Innovation

Australia’s intellectual capital, commercial focus and collaborative approach make it an ideal partner for business and investment activities.

International organisations have opportunities to collaborate with Australian research institutions, invest in or incorporate Australian solutions into existing products, or enter into joint ventures to take them to the global market.

Australia is:

  • ranked in the top 10 among OECD member nations for its total expenditure on R&D
  • involved in cutting-edge research, with Australian research findings regularly cited in many of the world’s leading publications
  • rated fifth in a ranking of the world’s top 200 universities by five key subject fields
  • home to world-class research institutions, modern ICT infrastructure and a well-educated workforce.
Australia's CSIRO ranks in the top 1% of the world's scientific institutions in 14 research fields

Australian innovation video

Charts from the Benchmark Report

The Australia Benchmark Report provides rich data demonstrating why there is no better place than Australia to do business. The report examines six key reasons for investing in Australia – Growth, Industries, Talent, Location, Business and Innovation – and compares Australia’s credentials with other countries.

Charts can be downloaded and saved as images for use in reports and presentations (when using please reference www.austrade.gov.au)

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1. Record of Innovation
Australia has a strong record of innovation, underpinned by its significant government and private sector R&D investment and quality-enabling ICT infrastructure. The country has a higher percentage of people employed in knowledge-intensive services than Canada, France, the USA, Germany, Japan and South Korea. Nearly 72 per cent of Australian research institutions (including universities, medical research institutes, businesses and publicly funded research agencies) achieve above average impact across their publications output.
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2. Australian Industry a Source of R&D Expenditure
Australia’s annual gross expenditure on R&D (GERD) rose by nine per cent per annum between 2000–01 and 2014–15 to exceed A$33 billion. Business expenditure on R&D accounts for 57 per cent of Australia’s total R&D expenditure, expanding from A$5 billion in 2000–01 to about A$19 billion in 2014–15. This represents a compound annual growth rate of 11 per cent since 2001, well above Australia’s nominal GDP growth rate of 6.1 per cent. Total GERD represents 2.1 per cent of Australia’s nominal GDP, up from 1.5 per cent in 2001.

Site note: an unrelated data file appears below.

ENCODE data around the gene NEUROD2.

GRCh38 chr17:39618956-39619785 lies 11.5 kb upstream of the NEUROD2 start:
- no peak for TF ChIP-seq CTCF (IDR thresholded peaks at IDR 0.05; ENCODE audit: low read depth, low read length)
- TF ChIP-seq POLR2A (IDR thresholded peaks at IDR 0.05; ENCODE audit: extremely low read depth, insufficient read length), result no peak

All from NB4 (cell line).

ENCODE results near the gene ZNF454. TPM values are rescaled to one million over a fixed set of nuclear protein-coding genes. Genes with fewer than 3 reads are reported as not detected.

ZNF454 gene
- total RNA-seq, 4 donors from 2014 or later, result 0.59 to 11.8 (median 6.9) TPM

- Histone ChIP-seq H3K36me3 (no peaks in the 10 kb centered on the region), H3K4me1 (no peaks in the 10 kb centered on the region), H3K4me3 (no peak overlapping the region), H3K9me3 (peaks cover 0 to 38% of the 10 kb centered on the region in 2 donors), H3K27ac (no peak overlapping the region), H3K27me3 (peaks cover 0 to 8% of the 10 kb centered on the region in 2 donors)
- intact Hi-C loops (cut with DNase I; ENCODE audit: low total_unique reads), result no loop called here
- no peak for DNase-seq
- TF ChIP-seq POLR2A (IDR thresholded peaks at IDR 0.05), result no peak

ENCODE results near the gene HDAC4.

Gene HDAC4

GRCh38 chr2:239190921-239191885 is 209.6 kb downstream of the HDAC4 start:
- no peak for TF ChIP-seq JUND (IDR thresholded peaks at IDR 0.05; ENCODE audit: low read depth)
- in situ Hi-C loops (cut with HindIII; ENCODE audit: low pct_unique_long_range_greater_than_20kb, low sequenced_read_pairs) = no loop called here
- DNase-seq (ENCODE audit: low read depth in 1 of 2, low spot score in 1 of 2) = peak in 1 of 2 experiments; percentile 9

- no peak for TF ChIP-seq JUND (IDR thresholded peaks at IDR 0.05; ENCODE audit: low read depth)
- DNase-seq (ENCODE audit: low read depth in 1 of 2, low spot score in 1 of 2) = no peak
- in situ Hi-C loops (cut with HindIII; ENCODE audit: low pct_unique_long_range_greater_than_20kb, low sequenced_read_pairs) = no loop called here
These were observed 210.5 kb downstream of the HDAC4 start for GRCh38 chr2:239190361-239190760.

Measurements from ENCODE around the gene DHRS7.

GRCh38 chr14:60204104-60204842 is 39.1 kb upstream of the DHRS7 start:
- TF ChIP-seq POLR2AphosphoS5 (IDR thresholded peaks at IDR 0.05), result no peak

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3. Leading Economy for R&D Expenditure
Australia has a high proportion of researchers and its R&D expenditure as a percentage of GDP in purchasing power parity terms is strong. The nation’s R&D spend places it among the world’s leading innovative countries, including the USA, Japan, France, Germany, Sweden and South Korea.
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4. Growing R&D Spending Economy
Australia’s expenditure on R&D is one of the fastest-growing in the world, reflecting the country’s ongoing commitment to innovation. Gross R&D expenditure in Australia has increased on average by 8.5 per cent a year in real terms since 2000, well above the OECD average growth rate of 4.8 per cent. The country’s total expenditure on R&D in purchasing power parity terms is ranked in the top 10 among OECD member nations.
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5. Australian Scientific Research Has Major Impact
Australia’s scientific research publications averaged a relative impact of at least 20 per cent above the global average in almost 82 per cent of the 22 scientific research fields in the Essential Science Indicators classification. Australia’s seven strongest categories of published research – computer science, multidisciplinary, physics, environment/ecology, space science, clinical medicine and engineering – reflect the country’s diverse research interests.
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6. Top Ranking Academic and Research Institutions
In a ranking of the world’s top 200 universities by five key subject fields, Australia has remained the fifth highest ranked country overall, with particularly strong performances in Life and Agriculture Sciences, Engineering/Technology and Computer Sciences, and Clinical Medicine and Pharmacy. Australia’s performance is rated higher than economies such as Japan, France, Italy and Switzerland.
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